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Cruel Kids

18 February, 2004 (23:00) | Growing Up

Last Friday an episode of CBS’s Without a Trace aired. The story revolved around a group of kids who, though they didn’t intend it, drove another to an attempt at suicide through their actions. The boy, who was attempting to impress a girl, called another girl in the class a dog. In return, he was lured to a stable, convinced to strip, tied up, and then ridiculed and photographed.

For about an hour after the episode, I tossed and turned in bed, trying to go to sleep so I could wake up early. Sleep couldn’t come because the episode renewed my own guilt. I know what kind of person I am now, and I know what kind of person I used to be, and I wonder how or even if I’ve changed, matured, or learned anything.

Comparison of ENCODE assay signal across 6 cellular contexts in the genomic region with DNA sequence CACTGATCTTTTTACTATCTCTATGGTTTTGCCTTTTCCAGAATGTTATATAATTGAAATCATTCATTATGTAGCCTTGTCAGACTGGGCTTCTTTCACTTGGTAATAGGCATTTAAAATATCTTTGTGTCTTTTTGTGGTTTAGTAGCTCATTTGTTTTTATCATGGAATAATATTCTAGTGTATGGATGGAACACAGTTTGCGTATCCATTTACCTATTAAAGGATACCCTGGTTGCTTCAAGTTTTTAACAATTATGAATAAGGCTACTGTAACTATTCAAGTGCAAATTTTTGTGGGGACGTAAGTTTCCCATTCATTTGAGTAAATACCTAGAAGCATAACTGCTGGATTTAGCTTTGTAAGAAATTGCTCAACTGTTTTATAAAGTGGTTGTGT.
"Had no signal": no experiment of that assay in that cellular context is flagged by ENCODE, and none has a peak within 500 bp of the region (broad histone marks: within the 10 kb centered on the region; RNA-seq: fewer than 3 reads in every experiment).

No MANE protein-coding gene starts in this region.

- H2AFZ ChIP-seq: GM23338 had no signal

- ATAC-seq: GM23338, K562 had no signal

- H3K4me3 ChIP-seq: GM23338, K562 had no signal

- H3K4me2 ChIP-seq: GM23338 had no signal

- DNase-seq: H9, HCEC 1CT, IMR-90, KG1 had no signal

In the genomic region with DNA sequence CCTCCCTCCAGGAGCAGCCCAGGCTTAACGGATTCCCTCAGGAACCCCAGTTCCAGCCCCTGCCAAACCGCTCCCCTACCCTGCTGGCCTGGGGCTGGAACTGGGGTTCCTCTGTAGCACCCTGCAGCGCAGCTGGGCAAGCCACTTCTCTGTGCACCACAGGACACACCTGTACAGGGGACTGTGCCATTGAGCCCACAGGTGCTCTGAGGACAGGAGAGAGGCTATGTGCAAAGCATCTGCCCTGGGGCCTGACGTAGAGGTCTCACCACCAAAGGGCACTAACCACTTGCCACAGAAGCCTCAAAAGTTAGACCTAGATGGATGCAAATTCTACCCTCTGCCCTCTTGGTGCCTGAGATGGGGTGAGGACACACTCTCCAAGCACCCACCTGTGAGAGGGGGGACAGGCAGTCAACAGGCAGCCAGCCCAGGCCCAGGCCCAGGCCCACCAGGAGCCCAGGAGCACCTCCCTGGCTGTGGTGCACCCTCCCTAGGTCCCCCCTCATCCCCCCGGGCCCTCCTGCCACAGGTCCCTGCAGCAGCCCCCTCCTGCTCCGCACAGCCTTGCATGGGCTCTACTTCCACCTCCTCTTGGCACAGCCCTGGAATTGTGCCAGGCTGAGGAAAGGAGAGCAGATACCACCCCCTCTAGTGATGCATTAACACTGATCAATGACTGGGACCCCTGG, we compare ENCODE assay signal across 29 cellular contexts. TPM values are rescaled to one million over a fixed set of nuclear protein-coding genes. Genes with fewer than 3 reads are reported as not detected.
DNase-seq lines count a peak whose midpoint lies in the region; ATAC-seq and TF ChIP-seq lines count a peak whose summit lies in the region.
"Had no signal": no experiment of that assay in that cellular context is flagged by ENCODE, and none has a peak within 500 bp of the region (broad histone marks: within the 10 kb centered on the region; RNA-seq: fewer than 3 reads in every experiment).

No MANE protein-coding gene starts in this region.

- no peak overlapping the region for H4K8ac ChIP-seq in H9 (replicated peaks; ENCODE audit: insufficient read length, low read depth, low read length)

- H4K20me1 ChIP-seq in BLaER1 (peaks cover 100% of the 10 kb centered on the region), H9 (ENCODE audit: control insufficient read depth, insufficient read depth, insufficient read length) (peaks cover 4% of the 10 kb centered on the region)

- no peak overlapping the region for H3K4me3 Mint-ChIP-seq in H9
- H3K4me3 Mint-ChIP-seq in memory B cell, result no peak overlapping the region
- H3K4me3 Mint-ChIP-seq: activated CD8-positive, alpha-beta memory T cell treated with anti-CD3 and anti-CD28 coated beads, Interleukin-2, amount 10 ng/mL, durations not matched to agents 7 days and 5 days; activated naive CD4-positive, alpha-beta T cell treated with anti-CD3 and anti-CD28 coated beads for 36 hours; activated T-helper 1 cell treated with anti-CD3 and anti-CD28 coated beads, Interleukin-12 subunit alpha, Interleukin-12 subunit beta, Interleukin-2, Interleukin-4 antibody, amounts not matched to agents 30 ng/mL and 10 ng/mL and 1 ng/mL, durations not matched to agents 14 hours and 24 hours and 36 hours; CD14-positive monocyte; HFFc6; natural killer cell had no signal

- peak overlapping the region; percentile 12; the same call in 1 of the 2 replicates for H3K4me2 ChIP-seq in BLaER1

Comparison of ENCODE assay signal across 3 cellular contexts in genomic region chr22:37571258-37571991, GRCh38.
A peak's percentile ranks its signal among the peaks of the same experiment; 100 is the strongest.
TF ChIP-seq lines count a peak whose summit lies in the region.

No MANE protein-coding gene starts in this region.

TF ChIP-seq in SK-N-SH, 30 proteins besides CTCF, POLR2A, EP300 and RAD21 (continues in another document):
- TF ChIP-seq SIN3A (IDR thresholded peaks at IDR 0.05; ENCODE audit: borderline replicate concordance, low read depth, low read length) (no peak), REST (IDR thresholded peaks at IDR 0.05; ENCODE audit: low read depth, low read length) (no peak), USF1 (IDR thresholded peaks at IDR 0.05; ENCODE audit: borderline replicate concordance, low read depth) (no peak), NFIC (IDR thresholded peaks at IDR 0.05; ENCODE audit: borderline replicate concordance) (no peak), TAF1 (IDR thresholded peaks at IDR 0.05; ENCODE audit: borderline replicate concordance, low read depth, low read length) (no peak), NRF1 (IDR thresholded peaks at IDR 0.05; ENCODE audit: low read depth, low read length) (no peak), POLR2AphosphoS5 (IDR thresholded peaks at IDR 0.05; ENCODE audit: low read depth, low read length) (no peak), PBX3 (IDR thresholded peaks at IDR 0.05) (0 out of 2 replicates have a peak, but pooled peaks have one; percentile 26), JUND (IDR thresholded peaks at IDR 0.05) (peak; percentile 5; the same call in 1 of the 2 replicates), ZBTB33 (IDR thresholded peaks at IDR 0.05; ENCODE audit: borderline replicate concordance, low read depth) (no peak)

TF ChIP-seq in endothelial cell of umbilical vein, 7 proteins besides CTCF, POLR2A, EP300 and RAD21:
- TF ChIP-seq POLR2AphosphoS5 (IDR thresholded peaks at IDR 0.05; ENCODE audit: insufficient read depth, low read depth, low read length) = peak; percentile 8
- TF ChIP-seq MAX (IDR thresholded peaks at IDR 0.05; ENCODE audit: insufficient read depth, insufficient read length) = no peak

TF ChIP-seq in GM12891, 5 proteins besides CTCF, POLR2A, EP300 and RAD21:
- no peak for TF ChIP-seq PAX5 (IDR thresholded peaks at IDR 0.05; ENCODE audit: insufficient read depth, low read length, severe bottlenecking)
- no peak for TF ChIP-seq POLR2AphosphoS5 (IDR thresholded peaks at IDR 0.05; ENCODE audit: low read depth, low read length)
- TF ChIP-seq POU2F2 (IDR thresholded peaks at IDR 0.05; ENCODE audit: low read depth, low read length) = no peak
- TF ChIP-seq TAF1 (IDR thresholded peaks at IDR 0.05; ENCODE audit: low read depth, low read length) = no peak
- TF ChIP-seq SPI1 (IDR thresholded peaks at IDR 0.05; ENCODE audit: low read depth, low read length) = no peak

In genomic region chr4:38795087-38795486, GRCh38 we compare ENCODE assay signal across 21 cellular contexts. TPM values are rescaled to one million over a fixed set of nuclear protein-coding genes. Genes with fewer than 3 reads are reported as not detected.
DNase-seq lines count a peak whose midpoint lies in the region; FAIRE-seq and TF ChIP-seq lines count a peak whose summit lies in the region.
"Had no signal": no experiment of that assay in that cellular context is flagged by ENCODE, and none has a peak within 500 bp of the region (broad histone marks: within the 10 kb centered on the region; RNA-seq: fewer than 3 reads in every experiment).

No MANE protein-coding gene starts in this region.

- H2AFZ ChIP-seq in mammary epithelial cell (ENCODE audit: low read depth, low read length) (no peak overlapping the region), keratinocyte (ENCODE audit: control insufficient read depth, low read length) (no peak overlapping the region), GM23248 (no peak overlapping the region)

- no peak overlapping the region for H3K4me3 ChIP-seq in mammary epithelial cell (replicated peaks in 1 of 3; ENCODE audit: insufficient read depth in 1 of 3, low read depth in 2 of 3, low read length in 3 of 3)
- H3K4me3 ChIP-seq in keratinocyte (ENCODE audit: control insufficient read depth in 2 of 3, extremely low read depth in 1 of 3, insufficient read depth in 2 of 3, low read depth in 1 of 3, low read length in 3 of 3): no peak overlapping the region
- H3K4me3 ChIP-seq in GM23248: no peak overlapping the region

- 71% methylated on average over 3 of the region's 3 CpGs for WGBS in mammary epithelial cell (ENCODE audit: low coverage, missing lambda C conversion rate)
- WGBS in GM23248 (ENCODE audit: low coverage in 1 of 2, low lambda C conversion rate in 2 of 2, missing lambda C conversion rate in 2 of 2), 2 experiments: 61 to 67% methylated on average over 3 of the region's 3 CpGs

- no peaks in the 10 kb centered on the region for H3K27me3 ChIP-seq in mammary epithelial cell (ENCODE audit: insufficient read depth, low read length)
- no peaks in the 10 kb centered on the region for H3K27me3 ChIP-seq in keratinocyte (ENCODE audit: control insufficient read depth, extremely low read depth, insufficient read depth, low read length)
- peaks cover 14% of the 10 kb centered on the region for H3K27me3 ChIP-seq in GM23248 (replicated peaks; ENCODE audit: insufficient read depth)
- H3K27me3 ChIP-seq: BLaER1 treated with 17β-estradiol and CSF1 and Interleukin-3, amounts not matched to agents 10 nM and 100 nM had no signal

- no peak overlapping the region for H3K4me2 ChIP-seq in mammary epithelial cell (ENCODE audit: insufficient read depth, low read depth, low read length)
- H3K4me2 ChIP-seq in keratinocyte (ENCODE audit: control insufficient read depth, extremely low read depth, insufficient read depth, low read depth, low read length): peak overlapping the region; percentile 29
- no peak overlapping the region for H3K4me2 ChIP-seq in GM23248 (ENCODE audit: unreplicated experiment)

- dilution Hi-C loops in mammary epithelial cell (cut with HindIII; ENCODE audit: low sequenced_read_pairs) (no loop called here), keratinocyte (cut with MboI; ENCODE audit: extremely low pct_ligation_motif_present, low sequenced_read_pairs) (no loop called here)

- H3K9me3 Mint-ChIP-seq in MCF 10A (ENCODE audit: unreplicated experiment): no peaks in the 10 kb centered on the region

When I was in fifth or sixth grade in Hebrew school, I wasn’t exactly a popular kid. There aren’t very many kids in a Hebrew school class, so I figure I was at the bottom of the food chain. I think I’m mentioning that because it’s an excuse for my actions, or even because it, in some small way, qualifies them and puts them in perspective. Regardless, I don’t think my popularity has much to do with the story.

In class one day, another boy stood up to answer a question, or perhaps to make a comment. I wish I could remember his name. I feel as though I should be even more guilty for forgetting his name than I should be for my actions. As he rose, I glanced down, staring at the orange seat of his chair. I’m not sure what I thought, but it was likely something in the vein of, “it would be really funny if I stuck a tack on his chair. Then when he jumps up, everyone will laugh, and he’ll be a little angry, but it’s only a tack. They do it all the time on TV.”

That’s what you call flawed logic. If I place a tack on his chair, it will stick in his ass. I didn’t have a tack anyway. So I substituted a pencil. A newly sharpened, full size pencil.